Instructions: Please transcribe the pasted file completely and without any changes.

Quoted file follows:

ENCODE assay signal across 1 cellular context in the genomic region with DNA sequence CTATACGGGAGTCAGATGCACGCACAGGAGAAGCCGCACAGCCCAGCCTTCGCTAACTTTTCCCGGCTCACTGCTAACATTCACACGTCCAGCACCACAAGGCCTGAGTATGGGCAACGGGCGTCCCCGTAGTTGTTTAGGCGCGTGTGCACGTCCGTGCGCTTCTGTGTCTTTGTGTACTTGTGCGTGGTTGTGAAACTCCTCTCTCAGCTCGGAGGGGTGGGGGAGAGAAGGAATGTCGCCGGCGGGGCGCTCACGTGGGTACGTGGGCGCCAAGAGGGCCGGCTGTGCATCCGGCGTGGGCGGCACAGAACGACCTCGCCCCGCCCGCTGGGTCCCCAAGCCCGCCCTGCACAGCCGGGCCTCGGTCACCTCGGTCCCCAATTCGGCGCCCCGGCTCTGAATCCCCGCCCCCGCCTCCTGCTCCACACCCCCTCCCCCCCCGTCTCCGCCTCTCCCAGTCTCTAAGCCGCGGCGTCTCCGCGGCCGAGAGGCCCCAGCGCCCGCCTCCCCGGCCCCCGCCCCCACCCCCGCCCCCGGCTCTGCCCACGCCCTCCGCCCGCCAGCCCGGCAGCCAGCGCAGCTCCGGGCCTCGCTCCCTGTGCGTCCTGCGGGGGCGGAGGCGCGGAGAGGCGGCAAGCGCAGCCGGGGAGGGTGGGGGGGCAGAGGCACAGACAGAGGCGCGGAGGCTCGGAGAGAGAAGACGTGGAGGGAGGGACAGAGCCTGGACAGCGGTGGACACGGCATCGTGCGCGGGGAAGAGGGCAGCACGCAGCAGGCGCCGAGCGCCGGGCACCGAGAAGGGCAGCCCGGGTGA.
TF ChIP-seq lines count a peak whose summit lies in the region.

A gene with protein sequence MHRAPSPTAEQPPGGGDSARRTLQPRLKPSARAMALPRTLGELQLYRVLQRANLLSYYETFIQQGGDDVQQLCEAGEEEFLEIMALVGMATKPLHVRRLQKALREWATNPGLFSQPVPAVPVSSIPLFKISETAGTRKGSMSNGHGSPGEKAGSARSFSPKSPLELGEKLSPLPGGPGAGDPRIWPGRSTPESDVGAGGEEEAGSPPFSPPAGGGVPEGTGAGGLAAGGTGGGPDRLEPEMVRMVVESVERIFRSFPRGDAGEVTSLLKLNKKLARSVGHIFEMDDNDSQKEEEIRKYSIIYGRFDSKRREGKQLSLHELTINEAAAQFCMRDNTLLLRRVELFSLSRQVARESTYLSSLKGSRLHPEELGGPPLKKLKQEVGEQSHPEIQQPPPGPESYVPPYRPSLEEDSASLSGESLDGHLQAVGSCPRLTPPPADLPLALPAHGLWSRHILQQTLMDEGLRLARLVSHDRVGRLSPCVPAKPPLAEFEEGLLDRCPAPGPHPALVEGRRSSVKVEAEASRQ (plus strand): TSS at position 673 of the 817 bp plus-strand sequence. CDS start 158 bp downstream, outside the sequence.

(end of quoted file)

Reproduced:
ENCODE assay signal across 1 cellular context in the genomic region with DNA sequence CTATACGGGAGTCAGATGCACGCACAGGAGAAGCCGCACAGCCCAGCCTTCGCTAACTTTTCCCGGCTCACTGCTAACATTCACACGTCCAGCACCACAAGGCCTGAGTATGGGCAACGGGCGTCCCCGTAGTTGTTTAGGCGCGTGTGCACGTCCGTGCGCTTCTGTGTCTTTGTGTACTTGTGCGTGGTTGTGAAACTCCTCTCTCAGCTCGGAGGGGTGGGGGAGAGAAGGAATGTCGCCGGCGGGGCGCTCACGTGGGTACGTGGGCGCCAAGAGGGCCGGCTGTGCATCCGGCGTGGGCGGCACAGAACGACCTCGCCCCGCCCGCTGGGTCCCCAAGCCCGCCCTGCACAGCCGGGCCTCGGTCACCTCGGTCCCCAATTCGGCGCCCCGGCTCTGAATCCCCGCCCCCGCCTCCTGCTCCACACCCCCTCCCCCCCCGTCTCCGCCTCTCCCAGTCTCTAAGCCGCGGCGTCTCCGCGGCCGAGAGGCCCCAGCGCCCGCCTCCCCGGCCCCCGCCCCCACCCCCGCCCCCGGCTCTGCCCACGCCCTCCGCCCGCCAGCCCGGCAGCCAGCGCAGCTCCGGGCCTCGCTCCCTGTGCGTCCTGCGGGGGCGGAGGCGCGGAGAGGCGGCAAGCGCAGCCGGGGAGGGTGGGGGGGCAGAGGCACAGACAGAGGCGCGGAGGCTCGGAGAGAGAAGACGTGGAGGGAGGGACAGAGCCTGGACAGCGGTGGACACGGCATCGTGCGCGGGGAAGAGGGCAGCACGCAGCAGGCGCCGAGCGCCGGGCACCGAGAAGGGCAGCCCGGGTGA.
TF ChIP-seq lines count a peak whose summit lies in the region.

A gene with protein sequence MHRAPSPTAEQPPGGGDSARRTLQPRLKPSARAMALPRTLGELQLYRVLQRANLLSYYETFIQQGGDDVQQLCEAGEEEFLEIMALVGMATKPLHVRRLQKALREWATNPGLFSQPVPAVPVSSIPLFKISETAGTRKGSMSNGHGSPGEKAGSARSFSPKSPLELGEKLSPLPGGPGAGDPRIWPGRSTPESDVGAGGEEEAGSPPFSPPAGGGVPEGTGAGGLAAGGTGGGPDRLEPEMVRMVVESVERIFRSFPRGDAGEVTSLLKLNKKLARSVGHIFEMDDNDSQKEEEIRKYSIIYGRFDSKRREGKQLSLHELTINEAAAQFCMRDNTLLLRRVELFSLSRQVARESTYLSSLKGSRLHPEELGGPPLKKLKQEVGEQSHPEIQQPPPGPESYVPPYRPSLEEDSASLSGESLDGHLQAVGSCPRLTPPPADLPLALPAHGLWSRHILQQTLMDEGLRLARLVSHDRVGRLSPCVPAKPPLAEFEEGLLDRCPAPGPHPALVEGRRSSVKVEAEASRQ (plus strand): TSS at position 673 of the 817 bp plus-strand sequence. CDS start 158 bp downstream, outside the sequence.